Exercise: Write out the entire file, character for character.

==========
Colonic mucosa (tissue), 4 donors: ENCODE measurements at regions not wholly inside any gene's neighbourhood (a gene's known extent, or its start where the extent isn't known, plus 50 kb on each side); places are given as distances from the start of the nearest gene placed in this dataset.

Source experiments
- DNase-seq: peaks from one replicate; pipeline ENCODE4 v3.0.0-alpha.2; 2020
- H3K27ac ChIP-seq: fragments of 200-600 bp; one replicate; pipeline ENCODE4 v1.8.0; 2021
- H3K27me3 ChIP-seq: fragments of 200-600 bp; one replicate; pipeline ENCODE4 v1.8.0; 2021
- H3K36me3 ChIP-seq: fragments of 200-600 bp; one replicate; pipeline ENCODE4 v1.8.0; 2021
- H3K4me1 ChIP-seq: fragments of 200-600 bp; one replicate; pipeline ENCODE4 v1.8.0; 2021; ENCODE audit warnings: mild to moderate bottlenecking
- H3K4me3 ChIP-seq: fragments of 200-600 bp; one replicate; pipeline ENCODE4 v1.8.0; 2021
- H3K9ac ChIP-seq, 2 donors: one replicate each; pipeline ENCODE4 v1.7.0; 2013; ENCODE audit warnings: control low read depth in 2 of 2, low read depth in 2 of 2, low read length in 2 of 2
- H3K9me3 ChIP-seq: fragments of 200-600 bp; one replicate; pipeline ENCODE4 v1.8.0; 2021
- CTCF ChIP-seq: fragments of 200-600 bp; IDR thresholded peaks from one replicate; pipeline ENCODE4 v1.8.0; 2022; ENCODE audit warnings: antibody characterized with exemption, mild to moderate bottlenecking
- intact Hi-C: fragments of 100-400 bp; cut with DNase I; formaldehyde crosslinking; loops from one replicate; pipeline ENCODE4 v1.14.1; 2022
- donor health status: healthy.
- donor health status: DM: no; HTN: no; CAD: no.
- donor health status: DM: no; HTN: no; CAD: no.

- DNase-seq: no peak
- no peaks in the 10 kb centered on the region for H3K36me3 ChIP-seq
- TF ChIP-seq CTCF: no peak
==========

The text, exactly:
Colonic mucosa (tissue), 4 donors: ENCODE measurements at regions not wholly inside any gene's neighbourhood (a gene's known extent, or its start where the extent isn't known, plus 50 kb on each side); places are given as distances from the start of the nearest gene placed in this dataset.

Source experiments
- DNase-seq: peaks from one replicate; pipeline ENCODE4 v3.0.0-alpha.2; 2020
- H3K27ac ChIP-seq: fragments of 200-600 bp; one replicate; pipeline ENCODE4 v1.8.0; 2021
- H3K27me3 ChIP-seq: fragments of 200-600 bp; one replicate; pipeline ENCODE4 v1.8.0; 2021
- H3K36me3 ChIP-seq: fragments of 200-600 bp; one replicate; pipeline ENCODE4 v1.8.0; 2021
- H3K4me1 ChIP-seq: fragments of 200-600 bp; one replicate; pipeline ENCODE4 v1.8.0; 2021; ENCODE audit warnings: mild to moderate bottlenecking
- H3K4me3 ChIP-seq: fragments of 200-600 bp; one replicate; pipeline ENCODE4 v1.8.0; 2021
- H3K9ac ChIP-seq, 2 donors: one replicate each; pipeline ENCODE4 v1.7.0; 2013; ENCODE audit warnings: control low read depth in 2 of 2, low read depth in 2 of 2, low read length in 2 of 2
- H3K9me3 ChIP-seq: fragments of 200-600 bp; one replicate; pipeline ENCODE4 v1.8.0; 2021
- CTCF ChIP-seq: fragments of 200-600 bp; IDR thresholded peaks from one replicate; pipeline ENCODE4 v1.8.0; 2022; ENCODE audit warnings: antibody characterized with exemption, mild to moderate bottlenecking
- intact Hi-C: fragments of 100-400 bp; cut with DNase I; formaldehyde crosslinking; loops from one replicate; pipeline ENCODE4 v1.14.1; 2022
- donor health status: healthy.
- donor health status: DM: no; HTN: no; CAD: no.
- donor health status: DM: no; HTN: no; CAD: no.

- DNase-seq: no peak
- no peaks in the 10 kb centered on the region for H3K36me3 ChIP-seq
- TF ChIP-seq CTCF: no peak